CHAPTER X.


O N   T H E    D I F F E R E N C E   B E T W E E N   A    M E A S U R E

A N D   A    C A U S E    O F   V A L U E .

 

ANY one who takes the trouble of minutely examining the writings of the most celebrated political economists will be astonished, not only at the looseness of expression, but at the vagueness of design by which they are too frequently distinguished. It is often far from being manifest, what is the precise doctrine or proposition they are intending to support, or to overthrow; or rather, it is evident that they themselves have not succeeded in defining it clearly to their own understandings.

No department of political economy has suffered more from this indefiniteness of purpose, and ambiguity of language, than that which is [171] occupied with investigating the measures and causes of value. It would seem, on a first view, that the ideas of measuring and causing value were sufficiently distinct to escape all danger of being confounded; yet it is remarkable, that both the ideas themselves, and the terms by which they are expressed, have been mixed and interchanged and substituted, with an apparently total unconsciousness of any difference existing between them.

The author of the Templars’ Dialogues on Political Economy is the only writer who appears to me to have been fully aware of this confusion of two separate and distinct ideas*. He traces it partly to an ambiguity in the word determine. “The word determine”, says he, “may be taken subjectively for what determines x in relation to our knowledge, or objectively, for what determines x in relation to itself. [172] Thus if I were to ask, ‘What determined the length of the race course ? and the answer were, ‘The convenience of the spectators, who could not have seen the horses at a greater distance;’ or, ‘The choice of the subscribers;’ then it is plain, that by the word ‘determined, I was understood to mean ‘determined objectively,’ in relation to the existence of the object; in other words, what caused the race-course to be this length rather than another length: but if the answer were, ‘An actual admeasurement,’ it would then be plain, that by the word ‘determined,’ I had been understood to mean determined subjectively,” i. e. in relation to our knowledge; what ascertained it* ?”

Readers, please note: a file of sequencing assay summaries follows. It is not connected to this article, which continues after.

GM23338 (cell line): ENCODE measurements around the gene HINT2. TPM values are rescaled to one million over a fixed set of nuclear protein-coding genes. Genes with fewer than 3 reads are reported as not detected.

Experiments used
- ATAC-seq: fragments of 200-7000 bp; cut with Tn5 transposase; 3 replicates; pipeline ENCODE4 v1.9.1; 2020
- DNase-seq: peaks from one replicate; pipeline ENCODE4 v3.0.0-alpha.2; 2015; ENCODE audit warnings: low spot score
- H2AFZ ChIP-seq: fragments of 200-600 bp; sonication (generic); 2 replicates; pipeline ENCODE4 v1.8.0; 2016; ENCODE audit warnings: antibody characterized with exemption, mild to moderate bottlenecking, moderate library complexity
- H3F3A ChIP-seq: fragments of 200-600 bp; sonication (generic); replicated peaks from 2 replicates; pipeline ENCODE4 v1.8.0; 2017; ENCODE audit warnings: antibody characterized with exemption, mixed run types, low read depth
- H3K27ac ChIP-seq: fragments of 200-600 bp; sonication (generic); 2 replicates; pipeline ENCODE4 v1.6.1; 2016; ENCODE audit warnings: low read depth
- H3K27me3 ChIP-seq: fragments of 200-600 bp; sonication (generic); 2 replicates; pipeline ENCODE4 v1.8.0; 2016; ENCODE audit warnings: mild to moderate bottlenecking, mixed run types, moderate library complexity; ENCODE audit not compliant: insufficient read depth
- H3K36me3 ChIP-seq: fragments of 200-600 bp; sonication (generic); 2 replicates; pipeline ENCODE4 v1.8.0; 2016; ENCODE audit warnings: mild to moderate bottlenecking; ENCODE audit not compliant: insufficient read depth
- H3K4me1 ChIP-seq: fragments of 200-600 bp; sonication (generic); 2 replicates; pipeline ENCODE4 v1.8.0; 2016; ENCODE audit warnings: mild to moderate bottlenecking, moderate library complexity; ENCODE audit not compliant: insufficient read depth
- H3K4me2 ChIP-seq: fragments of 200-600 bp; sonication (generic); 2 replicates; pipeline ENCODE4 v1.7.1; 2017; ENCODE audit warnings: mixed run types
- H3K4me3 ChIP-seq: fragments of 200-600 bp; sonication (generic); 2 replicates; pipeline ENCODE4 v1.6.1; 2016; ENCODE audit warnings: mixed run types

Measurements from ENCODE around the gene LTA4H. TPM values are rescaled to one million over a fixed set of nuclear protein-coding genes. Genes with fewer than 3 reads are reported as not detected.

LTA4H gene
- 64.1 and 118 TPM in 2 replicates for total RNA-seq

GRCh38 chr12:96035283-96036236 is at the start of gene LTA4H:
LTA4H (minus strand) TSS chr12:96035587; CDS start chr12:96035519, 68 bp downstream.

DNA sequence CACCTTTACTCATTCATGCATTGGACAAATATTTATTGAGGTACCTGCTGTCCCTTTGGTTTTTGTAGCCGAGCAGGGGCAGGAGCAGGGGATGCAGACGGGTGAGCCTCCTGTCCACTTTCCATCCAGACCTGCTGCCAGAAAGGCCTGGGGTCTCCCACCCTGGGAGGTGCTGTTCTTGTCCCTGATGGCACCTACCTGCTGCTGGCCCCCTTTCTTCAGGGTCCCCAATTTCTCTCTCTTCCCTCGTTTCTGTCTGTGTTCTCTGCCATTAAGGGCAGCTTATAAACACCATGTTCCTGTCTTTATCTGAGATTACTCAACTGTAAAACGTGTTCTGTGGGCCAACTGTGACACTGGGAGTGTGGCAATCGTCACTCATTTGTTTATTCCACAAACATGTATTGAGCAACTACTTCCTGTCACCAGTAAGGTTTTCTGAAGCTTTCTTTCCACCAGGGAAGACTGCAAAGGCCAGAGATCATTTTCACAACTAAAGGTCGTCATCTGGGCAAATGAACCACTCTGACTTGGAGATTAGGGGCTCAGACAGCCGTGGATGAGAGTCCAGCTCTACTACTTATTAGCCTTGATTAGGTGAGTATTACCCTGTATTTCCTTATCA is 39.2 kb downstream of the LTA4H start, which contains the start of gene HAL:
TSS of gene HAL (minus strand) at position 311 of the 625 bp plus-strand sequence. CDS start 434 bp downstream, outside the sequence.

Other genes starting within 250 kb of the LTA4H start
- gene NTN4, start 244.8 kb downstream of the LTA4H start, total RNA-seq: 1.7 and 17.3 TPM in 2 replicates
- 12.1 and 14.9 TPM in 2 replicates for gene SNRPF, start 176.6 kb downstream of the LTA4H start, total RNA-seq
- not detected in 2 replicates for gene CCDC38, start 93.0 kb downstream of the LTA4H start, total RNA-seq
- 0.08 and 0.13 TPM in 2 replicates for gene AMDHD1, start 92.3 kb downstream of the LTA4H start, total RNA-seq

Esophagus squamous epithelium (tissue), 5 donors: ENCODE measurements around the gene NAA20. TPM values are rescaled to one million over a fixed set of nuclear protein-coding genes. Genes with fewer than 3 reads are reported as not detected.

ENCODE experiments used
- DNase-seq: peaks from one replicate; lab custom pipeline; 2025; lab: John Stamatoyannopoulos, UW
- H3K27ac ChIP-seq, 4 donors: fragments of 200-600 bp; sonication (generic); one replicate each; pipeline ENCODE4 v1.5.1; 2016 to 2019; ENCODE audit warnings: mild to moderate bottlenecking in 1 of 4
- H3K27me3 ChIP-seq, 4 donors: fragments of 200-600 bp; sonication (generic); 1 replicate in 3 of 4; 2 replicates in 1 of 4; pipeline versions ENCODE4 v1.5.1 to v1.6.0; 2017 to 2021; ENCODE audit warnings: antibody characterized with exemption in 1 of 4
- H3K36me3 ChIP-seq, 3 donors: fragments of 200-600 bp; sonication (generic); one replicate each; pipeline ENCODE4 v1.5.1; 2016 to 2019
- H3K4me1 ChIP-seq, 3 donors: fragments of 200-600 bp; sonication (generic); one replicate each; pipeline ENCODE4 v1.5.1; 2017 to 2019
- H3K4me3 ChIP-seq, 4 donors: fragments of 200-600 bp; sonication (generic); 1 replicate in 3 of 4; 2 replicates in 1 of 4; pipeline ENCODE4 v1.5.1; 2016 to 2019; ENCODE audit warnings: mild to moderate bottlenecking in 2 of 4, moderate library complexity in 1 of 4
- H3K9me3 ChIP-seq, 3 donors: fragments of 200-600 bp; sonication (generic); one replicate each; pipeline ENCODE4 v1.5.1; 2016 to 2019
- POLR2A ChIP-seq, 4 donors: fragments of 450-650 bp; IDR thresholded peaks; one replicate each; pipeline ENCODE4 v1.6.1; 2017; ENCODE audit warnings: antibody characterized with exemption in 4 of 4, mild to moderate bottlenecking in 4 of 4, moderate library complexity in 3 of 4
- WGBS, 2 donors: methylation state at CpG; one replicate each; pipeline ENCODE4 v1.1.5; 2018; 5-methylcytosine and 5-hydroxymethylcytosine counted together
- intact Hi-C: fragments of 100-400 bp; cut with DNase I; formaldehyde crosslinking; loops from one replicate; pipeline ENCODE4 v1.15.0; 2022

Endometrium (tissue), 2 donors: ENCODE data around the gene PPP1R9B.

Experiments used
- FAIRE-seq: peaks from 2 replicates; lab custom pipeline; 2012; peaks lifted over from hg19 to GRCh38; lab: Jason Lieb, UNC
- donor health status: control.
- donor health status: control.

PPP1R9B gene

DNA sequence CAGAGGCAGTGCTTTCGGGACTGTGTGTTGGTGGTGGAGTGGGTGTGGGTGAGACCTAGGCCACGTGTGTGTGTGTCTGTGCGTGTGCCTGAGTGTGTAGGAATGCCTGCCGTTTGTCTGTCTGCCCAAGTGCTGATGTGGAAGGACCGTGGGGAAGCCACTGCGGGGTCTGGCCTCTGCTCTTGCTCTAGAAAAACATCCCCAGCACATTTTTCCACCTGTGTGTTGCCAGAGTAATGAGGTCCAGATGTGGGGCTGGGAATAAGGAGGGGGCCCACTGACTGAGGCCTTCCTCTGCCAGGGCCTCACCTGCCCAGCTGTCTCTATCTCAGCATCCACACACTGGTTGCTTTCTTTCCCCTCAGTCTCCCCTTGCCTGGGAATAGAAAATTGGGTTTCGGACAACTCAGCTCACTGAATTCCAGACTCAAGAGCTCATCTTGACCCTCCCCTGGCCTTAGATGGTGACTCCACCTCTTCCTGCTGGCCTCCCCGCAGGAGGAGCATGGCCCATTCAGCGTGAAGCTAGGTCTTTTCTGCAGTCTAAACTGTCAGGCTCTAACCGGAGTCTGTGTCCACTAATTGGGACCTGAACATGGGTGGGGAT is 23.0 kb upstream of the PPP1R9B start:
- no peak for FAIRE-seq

The writer just quoted is wrong, however, in supposing Mr. Ricardo to be free from ambiguity in this point. A very cursory inspection of the Principles of Political Economy and Taxation will show, that he has fallen into the same confusion as other economists; and it is astonishing to find the author of the Dia-[173]logues asserting, that Mr. Ricardo did not propose his principle of value (namely, the quantity of labour) as the measure of value. The fact is, that he sometimes speaks of it as the cause, and sometimes as the measure, in such a way as proves that he had not attained to any distinct conception of the difference between the two ideas.

Thus in the first section of his book he accuses Adam Smith of erecting the labour, which a commodity will command, into a standard measure, instead of the labour bestowed on its production, the latter of which he asserts to be, “under many circumstances, an invariable standard, indicating correctly the variations of other things*.” Farther on he speaks of estimating food and necessaries “ by the quantity of labour necssary [sic] for their production;” contrasting it with measuring them “by the quantity of labour for which they will exchange.”

In the second section, after speaking of la-[174]bour as being the foundation of all value, he adopts in a note the language of Adam Smith, which designates labour as the real measure of the exchangeable value of all commodities*.

In another chapter of his work he is still more explicit.